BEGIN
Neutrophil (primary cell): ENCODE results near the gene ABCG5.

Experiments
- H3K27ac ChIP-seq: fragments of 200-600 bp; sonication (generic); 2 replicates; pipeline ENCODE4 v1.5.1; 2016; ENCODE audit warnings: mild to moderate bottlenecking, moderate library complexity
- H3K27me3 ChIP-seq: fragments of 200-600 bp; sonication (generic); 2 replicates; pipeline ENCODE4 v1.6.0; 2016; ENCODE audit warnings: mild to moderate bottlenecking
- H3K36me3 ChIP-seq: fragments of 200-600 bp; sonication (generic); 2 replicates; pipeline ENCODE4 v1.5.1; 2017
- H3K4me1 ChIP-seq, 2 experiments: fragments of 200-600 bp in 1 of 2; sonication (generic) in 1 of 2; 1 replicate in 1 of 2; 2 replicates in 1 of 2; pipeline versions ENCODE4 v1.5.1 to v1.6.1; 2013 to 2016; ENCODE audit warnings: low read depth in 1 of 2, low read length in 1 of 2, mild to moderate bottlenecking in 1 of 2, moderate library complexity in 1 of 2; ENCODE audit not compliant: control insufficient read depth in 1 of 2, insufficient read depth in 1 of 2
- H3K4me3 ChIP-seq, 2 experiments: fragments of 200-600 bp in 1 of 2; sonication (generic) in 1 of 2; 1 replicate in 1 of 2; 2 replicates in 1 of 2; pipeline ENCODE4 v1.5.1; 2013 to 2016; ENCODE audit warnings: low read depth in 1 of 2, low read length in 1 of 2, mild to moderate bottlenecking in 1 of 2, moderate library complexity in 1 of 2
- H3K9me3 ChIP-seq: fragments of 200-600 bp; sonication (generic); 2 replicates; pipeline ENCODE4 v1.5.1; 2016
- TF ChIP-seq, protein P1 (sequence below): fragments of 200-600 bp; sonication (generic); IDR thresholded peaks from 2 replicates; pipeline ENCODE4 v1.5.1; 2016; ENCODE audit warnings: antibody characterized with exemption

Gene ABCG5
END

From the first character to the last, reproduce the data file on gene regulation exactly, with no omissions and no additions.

Neutrophil (primary cell): ENCODE results near the gene ABCG5.

Experiments
- H3K27ac ChIP-seq: fragments of 200-600 bp; sonication (generic); 2 replicates; pipeline ENCODE4 v1.5.1; 2016; ENCODE audit warnings: mild to moderate bottlenecking, moderate library complexity
- H3K27me3 ChIP-seq: fragments of 200-600 bp; sonication (generic); 2 replicates; pipeline ENCODE4 v1.6.0; 2016; ENCODE audit warnings: mild to moderate bottlenecking
- H3K36me3 ChIP-seq: fragments of 200-600 bp; sonication (generic); 2 replicates; pipeline ENCODE4 v1.5.1; 2017
- H3K4me1 ChIP-seq, 2 experiments: fragments of 200-600 bp in 1 of 2; sonication (generic) in 1 of 2; 1 replicate in 1 of 2; 2 replicates in 1 of 2; pipeline versions ENCODE4 v1.5.1 to v1.6.1; 2013 to 2016; ENCODE audit warnings: low read depth in 1 of 2, low read length in 1 of 2, mild to moderate bottlenecking in 1 of 2, moderate library complexity in 1 of 2; ENCODE audit not compliant: control insufficient read depth in 1 of 2, insufficient read depth in 1 of 2
- H3K4me3 ChIP-seq, 2 experiments: fragments of 200-600 bp in 1 of 2; sonication (generic) in 1 of 2; 1 replicate in 1 of 2; 2 replicates in 1 of 2; pipeline ENCODE4 v1.5.1; 2013 to 2016; ENCODE audit warnings: low read depth in 1 of 2, low read length in 1 of 2, mild to moderate bottlenecking in 1 of 2, moderate library complexity in 1 of 2
- H3K9me3 ChIP-seq: fragments of 200-600 bp; sonication (generic); 2 replicates; pipeline ENCODE4 v1.5.1; 2016
- TF ChIP-seq, protein P1 (sequence below): fragments of 200-600 bp; sonication (generic); IDR thresholded peaks from 2 replicates; pipeline ENCODE4 v1.5.1; 2016; ENCODE audit warnings: antibody characterized with exemption

Gene ABCG5